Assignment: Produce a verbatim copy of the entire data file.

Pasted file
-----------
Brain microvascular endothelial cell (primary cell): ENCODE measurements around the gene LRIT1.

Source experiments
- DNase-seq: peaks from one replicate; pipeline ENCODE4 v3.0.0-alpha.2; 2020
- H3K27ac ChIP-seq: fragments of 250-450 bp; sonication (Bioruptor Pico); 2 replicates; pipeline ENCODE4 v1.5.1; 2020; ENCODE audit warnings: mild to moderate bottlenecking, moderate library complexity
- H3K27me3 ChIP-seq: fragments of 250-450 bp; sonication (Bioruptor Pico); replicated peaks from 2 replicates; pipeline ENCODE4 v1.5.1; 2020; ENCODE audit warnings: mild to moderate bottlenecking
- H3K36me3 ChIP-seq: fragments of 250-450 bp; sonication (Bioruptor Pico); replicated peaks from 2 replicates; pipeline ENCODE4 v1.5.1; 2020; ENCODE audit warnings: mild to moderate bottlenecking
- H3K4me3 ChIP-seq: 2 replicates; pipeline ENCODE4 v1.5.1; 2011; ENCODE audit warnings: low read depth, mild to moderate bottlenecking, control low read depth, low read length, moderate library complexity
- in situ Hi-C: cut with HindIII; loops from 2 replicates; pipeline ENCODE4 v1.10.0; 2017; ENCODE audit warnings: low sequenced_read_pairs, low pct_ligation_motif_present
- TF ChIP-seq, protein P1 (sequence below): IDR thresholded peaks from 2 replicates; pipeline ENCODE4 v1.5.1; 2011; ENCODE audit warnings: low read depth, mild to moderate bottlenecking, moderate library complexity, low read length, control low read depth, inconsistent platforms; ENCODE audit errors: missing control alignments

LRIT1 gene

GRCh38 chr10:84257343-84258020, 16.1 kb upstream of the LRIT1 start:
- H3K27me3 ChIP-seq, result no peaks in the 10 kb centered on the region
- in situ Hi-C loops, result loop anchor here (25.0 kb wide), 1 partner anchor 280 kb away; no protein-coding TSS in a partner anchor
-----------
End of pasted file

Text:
Brain microvascular endothelial cell (primary cell): ENCODE measurements around the gene LRIT1.

Source experiments
- DNase-seq: peaks from one replicate; pipeline ENCODE4 v3.0.0-alpha.2; 2020
- H3K27ac ChIP-seq: fragments of 250-450 bp; sonication (Bioruptor Pico); 2 replicates; pipeline ENCODE4 v1.5.1; 2020; ENCODE audit warnings: mild to moderate bottlenecking, moderate library complexity
- H3K27me3 ChIP-seq: fragments of 250-450 bp; sonication (Bioruptor Pico); replicated peaks from 2 replicates; pipeline ENCODE4 v1.5.1; 2020; ENCODE audit warnings: mild to moderate bottlenecking
- H3K36me3 ChIP-seq: fragments of 250-450 bp; sonication (Bioruptor Pico); replicated peaks from 2 replicates; pipeline ENCODE4 v1.5.1; 2020; ENCODE audit warnings: mild to moderate bottlenecking
- H3K4me3 ChIP-seq: 2 replicates; pipeline ENCODE4 v1.5.1; 2011; ENCODE audit warnings: low read depth, mild to moderate bottlenecking, control low read depth, low read length, moderate library complexity
- in situ Hi-C: cut with HindIII; loops from 2 replicates; pipeline ENCODE4 v1.10.0; 2017; ENCODE audit warnings: low sequenced_read_pairs, low pct_ligation_motif_present
- TF ChIP-seq, protein P1 (sequence below): IDR thresholded peaks from 2 replicates; pipeline ENCODE4 v1.5.1; 2011; ENCODE audit warnings: low read depth, mild to moderate bottlenecking, moderate library complexity, low read length, control low read depth, inconsistent platforms; ENCODE audit errors: missing control alignments

LRIT1 gene

GRCh38 chr10:84257343-84258020, 16.1 kb upstream of the LRIT1 start:
- H3K27me3 ChIP-seq, result no peaks in the 10 kb centered on the region
- in situ Hi-C loops, result loop anchor here (25.0 kb wide), 1 partner anchor 280 kb away; no protein-coding TSS in a partner anchor